• Ideal Weather: The temperatures were relatively mild, which made the outdoor excursions more enjoyable.
  • Wildlife Encounters: The wildlife activity was at its peak. Seeing penguin chicks hatching and the arrival of whales were highlights of the trip.

Choosing the right time to visit Antarctica is crucial to ensuring a memorable and rewarding experience. Whether you prefer the pristine landscapes of November or the peak wildlife activity of January, each month offers its own unique advantages. Planning ahead and aligning your trip with your personal interests will help you make the most of your Antarctic adventure.

2. Selecting a tour operator for your Antarctic adventure

Choosing the right tour operator/ Antarctic cruise is a critical step in planning your trip to Antarctica. Given the remote and challenging environment, it’s essential to go with a company that priorities safety, provides a comprehensive itinerary, and employs knowledgeable guides. Here’s a detailed look at how to select the best tour operator for your Antarctic expedition ship especially if it’s your first time:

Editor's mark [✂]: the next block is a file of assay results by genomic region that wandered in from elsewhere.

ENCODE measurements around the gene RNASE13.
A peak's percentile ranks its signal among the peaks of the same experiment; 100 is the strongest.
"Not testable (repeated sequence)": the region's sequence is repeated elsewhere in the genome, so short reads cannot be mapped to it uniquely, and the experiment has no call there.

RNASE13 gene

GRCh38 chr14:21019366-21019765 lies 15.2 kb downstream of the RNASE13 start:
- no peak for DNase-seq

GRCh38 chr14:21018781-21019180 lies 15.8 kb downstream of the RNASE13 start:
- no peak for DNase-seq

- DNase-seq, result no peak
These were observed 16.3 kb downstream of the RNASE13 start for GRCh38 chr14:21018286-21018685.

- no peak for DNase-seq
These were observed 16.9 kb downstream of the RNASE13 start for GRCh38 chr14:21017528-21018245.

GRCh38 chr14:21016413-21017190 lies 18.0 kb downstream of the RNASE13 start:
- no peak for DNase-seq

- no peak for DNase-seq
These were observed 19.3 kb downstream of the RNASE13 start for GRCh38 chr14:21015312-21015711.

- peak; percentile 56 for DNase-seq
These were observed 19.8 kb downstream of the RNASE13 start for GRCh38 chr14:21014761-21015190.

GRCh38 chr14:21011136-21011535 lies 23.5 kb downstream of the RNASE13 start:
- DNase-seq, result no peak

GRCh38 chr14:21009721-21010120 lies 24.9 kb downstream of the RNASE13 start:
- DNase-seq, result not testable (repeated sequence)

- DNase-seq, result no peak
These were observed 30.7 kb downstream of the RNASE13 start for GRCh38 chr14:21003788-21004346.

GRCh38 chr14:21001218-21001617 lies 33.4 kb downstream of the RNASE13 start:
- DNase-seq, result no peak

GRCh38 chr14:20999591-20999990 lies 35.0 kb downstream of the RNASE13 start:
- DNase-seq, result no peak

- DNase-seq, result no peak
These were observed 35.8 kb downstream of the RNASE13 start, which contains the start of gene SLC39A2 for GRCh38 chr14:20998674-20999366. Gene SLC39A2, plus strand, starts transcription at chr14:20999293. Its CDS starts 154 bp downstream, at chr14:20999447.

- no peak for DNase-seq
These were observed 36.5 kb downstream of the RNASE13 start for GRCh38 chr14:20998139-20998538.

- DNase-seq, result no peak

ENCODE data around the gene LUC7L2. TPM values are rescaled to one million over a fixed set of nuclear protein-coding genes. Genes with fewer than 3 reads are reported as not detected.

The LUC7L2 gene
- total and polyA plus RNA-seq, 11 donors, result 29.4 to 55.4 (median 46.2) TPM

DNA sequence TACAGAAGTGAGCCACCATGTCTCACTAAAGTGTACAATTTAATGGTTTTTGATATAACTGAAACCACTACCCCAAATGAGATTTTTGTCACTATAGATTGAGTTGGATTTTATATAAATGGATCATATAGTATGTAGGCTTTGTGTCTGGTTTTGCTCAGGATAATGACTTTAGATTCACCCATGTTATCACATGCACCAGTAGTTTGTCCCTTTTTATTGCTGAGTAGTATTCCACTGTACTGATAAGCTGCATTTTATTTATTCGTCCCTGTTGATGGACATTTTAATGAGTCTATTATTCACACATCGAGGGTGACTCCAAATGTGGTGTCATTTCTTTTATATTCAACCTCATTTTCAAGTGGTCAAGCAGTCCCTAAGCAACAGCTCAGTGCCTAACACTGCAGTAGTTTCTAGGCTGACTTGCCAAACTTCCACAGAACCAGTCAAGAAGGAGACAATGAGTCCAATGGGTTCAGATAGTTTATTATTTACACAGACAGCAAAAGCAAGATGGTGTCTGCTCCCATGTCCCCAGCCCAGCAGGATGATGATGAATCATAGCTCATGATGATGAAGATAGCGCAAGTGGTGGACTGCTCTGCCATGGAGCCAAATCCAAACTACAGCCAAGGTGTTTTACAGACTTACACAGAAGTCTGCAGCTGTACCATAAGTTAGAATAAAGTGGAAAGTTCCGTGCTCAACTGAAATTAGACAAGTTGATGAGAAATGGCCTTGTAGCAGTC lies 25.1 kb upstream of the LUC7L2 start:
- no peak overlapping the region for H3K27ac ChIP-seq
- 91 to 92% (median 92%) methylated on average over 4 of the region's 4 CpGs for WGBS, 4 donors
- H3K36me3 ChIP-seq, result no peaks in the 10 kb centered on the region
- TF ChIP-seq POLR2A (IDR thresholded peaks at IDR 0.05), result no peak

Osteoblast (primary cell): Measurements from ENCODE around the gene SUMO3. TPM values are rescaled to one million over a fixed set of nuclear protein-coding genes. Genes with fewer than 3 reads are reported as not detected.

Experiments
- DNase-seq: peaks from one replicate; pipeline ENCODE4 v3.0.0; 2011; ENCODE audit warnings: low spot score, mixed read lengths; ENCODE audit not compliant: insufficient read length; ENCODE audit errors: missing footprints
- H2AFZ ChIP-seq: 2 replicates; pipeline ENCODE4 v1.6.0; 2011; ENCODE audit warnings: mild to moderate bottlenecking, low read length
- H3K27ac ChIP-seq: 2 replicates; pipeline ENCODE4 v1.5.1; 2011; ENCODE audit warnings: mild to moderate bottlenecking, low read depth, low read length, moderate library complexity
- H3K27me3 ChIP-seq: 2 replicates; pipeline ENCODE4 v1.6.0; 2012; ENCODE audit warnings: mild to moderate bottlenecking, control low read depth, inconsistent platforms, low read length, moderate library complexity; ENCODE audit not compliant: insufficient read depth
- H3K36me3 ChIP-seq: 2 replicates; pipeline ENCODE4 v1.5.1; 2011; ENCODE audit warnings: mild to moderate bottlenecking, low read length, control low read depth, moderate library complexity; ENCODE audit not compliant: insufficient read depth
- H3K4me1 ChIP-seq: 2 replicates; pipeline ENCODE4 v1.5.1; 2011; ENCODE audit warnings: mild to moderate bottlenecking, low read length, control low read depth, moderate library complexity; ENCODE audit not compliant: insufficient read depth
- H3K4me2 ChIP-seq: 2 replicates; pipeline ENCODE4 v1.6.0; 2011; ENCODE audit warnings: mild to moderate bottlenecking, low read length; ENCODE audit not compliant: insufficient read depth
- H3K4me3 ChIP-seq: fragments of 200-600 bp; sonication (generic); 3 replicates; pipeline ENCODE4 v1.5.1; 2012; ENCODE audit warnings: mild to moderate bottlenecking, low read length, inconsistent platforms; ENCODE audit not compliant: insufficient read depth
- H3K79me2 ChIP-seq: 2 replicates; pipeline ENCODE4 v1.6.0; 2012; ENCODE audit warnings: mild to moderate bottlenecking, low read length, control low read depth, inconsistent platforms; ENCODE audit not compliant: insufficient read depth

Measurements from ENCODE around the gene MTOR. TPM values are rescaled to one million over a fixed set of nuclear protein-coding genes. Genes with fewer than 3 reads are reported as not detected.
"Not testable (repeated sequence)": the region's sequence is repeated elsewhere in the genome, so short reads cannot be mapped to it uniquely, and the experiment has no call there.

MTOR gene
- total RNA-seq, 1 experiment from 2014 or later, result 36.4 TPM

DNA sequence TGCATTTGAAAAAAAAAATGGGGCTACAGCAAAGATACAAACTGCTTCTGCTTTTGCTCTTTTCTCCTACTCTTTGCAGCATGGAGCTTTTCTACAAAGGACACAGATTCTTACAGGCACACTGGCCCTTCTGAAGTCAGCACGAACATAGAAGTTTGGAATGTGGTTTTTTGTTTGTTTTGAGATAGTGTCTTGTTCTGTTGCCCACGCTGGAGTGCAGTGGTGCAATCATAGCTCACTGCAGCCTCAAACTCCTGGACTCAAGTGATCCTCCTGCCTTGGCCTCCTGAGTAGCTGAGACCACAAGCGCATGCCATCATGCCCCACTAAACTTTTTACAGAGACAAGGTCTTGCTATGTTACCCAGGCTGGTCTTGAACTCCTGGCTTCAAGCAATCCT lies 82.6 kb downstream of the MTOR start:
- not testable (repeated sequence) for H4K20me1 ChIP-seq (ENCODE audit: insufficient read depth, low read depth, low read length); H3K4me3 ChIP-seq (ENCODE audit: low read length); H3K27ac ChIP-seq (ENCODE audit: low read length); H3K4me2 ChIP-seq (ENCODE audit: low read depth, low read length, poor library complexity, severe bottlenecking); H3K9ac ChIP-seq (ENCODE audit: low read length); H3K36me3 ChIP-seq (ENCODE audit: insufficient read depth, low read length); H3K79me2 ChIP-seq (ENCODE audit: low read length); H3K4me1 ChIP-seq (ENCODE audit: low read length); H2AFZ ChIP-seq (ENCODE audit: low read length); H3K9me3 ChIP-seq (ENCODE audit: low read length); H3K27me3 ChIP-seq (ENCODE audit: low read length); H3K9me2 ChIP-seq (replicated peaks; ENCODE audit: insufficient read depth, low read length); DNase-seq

Research and Reviews

Start by researching various tour operators that specialise in Antarctic polar expeditions. Look for companies with a strong reputation and positive reviews from previous travellers.

Needless to say, you may start your research online and finally book on site while in Buenos Aires or last minute in Ushuaia, South America or if you are have set dates between Nov-March you may want to book in advance once you are happy with price per person, tour itinerary and everything that matters to you. I share highlights of my trip towards the end.

Consider the following:

  • Reputation: Choose an operator with a long-standing history of successful Antarctic expeditions in polar regions.
  • Customer Reviews: Read reviews and testimonials on travel forums, websites, and social media to get insights into the experiences of other travellers.
  • Accreditations: Ensure the operator is a member of reputable organisations such as the International Association of Antarctica Tour Operators (IAATO), which sets guidelines for responsible and sustainable travel in the region.

Itinerary and Activities

Different tour operators/ships offer varying itineraries and activities. Consider what’s most important to you and look for an operator that aligns with your interests:

  • Duration: Expeditions can range from 10 days to several weeks. Choose an itinerary that fits your schedule and desired level of immersion.
  • Activities: Look for operators that offer a variety of activities such as kayaking, camping on the ice, Zodiac excursions, and wildlife watching. (On my cruise we have some people opt in for camping in NYE and Kayaking. I opt in for daily Zodiac excursions and polar plunge! Saw so many Chinstrap, emperor penguins and tons of other penguins too. Did you know they mate for life?!)